Do you ever just want to punch a dead maverick psychologist in his dead maverick psychologist face?
Welcome to Day 4 of “30 Days of Jung,” my series, wherein (soon, I will start repeating myself, like now) I take a famous quote of Carl G. Jung‘s and try to make sense or refute or invert or disembowel it or where I turn into a heaping pile of mush because of it in 1,000 words or less.
If you don’t know who Jung is, he formulated the theories of introverted and extroverted personalities, the stages of individuation, the basis of the “Meyers-Briggs” personality (INFJ / ESFJ, etc.) tests. He’s the “father” of modern-day psychoanalysis. In short, he’s a badass. But he’s dead, so he can’t be with us today.
This is today’s quote:
“I am not what happened to me, I am what I choose to become.”
― C.G. Jung
And we start the word count: at 202 to 1,202:
‘What I choose to become’?!
Where is the fairness in this?! How can I blame everyone else and especially everyone else and stay snarky and mean and unpredictable and lash out at people and be uncool and just plain random because I had a tough break five minutes ago in the cereal aisle?!
The space between my eyebrows is forming seriously deep “elevens” right now. I wanna go back to the Piggly-Wiggly and ram my shopping cart into that little old lady I saw by the yogurts and knock her and her Kashi Go-Lean right into next week.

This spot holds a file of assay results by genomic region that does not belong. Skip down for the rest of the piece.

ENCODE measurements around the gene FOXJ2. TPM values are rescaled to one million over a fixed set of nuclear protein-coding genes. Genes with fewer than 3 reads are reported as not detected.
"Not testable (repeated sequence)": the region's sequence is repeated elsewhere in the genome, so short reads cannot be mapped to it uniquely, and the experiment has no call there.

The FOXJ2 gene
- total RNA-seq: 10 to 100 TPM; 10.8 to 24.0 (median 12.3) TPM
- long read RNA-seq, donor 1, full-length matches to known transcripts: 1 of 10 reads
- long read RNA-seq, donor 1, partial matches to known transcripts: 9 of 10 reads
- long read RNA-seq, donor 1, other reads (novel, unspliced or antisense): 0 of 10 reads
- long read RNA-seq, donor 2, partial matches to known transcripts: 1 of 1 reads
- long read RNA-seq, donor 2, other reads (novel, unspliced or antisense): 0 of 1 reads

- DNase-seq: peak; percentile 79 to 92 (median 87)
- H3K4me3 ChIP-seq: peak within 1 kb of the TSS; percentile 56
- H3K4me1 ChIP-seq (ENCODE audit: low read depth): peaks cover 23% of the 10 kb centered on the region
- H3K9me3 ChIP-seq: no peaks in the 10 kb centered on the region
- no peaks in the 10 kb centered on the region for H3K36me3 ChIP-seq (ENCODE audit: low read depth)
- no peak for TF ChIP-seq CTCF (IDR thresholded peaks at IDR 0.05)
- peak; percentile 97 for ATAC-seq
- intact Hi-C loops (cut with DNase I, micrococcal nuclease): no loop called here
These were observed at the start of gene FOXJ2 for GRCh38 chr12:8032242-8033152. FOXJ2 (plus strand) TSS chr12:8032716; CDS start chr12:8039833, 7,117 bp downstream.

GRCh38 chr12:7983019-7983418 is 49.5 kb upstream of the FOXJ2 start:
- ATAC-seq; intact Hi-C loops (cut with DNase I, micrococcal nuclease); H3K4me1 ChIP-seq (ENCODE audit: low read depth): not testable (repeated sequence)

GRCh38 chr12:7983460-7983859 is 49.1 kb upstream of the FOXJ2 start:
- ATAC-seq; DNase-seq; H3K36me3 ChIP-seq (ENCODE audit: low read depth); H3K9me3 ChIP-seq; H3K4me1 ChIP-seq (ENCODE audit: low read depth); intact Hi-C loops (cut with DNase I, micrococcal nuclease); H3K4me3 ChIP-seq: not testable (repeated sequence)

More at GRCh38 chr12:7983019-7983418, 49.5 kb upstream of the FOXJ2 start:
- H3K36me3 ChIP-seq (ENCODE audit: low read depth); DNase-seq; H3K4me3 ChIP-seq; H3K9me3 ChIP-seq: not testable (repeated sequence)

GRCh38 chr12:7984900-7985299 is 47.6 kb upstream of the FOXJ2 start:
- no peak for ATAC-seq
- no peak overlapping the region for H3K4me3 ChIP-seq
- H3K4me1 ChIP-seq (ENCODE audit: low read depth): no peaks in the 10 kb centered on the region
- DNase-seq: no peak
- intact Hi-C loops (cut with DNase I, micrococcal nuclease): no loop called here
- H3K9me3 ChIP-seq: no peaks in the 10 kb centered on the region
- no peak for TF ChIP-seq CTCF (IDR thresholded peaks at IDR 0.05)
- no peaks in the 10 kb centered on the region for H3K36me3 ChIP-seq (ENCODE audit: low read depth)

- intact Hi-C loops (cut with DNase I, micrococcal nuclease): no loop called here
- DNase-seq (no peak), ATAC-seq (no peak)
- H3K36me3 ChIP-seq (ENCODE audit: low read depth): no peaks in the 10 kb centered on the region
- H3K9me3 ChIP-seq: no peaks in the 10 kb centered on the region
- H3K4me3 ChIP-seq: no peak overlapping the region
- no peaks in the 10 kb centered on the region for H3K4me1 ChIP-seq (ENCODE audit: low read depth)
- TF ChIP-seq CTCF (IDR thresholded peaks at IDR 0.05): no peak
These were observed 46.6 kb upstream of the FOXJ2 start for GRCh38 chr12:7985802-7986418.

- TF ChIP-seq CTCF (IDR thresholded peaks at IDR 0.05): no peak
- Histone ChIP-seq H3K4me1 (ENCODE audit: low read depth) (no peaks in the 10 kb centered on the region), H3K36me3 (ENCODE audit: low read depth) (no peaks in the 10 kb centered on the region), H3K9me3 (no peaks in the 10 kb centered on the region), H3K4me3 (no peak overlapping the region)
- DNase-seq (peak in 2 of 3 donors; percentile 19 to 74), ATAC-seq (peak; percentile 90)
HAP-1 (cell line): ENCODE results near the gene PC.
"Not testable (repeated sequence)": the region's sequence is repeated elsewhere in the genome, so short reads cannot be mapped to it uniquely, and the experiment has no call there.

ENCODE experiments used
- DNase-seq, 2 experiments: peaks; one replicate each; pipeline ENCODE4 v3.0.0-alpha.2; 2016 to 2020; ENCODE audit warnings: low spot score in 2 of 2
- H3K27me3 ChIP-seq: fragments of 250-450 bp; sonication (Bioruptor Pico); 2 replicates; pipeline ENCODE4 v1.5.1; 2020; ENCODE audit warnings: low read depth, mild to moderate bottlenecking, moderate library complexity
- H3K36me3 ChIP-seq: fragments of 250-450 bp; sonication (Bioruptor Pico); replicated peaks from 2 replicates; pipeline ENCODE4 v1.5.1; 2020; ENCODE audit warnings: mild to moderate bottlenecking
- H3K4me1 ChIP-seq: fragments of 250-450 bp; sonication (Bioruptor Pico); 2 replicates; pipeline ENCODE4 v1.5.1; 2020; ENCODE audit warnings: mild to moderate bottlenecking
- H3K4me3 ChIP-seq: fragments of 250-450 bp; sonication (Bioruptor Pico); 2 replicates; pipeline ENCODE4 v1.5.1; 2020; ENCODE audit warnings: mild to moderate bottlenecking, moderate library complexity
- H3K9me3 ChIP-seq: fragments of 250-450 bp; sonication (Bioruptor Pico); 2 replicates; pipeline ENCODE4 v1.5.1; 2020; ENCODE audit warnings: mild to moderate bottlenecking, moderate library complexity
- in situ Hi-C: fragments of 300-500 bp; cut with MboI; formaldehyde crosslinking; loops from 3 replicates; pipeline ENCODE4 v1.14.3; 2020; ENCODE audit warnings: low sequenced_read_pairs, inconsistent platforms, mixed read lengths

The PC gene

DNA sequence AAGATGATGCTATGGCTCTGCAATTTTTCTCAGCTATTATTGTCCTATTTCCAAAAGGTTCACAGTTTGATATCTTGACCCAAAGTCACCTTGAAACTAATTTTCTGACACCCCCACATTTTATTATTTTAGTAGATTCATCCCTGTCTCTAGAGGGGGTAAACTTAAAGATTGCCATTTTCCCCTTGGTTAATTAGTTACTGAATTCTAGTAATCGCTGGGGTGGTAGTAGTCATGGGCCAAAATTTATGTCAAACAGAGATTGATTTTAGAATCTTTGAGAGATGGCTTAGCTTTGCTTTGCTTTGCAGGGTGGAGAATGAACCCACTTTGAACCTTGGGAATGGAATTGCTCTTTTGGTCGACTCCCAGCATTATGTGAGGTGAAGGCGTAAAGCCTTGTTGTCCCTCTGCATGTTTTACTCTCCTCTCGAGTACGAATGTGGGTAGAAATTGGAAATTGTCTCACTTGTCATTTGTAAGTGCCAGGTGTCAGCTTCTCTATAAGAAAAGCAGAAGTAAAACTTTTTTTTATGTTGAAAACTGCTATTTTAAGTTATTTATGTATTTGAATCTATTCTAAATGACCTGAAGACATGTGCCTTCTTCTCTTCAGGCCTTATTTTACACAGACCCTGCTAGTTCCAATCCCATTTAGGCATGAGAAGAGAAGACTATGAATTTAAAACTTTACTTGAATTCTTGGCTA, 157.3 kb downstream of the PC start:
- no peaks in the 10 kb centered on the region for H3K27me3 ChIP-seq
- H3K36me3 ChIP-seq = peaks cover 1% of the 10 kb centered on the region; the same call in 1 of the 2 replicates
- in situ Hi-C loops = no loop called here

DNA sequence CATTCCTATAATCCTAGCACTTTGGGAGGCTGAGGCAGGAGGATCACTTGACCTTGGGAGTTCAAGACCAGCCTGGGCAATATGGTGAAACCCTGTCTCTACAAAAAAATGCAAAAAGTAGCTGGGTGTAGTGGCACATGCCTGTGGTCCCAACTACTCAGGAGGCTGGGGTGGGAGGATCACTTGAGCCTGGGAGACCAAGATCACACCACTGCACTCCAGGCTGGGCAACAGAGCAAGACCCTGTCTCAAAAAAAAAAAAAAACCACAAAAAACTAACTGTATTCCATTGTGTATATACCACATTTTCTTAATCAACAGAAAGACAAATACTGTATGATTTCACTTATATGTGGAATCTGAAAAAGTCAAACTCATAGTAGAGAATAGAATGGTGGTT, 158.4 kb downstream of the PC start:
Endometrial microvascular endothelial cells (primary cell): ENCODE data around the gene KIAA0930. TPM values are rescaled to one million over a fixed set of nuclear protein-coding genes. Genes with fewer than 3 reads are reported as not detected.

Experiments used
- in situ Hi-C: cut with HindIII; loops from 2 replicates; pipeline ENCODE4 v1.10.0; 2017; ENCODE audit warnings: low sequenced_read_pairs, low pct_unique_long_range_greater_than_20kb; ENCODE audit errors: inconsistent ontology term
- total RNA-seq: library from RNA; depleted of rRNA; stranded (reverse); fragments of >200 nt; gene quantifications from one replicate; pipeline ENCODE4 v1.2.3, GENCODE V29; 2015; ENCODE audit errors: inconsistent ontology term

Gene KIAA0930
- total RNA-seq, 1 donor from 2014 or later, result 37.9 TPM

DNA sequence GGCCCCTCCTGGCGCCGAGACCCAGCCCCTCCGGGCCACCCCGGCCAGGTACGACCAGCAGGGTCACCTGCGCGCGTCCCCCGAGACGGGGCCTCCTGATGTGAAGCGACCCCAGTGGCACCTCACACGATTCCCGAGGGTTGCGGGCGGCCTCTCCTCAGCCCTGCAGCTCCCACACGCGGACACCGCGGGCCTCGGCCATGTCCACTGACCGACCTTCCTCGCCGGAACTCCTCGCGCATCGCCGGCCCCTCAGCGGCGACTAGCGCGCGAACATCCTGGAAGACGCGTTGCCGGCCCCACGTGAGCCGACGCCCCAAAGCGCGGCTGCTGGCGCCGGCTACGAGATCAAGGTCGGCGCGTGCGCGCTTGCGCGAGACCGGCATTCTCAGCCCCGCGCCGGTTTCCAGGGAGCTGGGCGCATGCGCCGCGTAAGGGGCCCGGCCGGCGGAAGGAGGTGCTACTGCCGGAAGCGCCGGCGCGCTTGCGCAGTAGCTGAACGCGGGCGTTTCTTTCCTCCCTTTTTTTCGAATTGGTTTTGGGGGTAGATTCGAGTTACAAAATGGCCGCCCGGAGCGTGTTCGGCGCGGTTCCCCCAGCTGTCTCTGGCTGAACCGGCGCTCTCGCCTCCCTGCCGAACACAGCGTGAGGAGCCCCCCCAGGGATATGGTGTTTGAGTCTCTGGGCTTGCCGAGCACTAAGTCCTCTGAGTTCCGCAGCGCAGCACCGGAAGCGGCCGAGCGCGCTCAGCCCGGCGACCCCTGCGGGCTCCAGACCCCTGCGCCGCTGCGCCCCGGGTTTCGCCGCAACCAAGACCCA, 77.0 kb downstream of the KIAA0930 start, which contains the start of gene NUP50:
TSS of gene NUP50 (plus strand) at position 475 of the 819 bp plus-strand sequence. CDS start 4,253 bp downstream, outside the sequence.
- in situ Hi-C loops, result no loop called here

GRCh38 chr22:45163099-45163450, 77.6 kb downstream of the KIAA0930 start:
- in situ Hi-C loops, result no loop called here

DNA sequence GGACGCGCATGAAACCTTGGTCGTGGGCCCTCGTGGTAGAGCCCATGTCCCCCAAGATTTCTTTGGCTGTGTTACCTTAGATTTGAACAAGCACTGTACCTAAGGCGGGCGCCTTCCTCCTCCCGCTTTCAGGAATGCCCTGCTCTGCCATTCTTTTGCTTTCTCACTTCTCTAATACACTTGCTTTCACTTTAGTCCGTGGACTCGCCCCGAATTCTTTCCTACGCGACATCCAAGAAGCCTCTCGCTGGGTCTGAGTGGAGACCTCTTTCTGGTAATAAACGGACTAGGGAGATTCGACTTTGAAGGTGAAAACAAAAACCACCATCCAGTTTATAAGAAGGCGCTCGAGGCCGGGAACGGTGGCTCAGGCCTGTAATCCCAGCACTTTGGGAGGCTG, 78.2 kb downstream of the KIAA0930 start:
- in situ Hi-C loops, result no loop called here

So Jung is saying that if I grew up fantastically wealthy, with all the Cap’n Crunch I ever wanted at all times and my mommy and daddy gave me everything I ever wanted and I had a stable, loving, predictable and safe home and I went to an awesome college where everyone loved me and I had all sorts of fantastic cosmopolitan friends and one of them is from, say, Portugal where they don’t have Cap’n Crunch, and I go to visit her family and they don’t have Cap’n in her terra cotta beach villa that I can’t justifiably pitch a FIT because I DON’T GET TO HAVE MY CAP’N CRUNCH WHENEVER I WANT — EVEN ON THE BEACHES IN PORTUGAL?!? And that I don’t get to pout without cause?
But my cause is not getting my waaaay, y’know: no Caaaaaaap’n….No Cruuuunnnnch….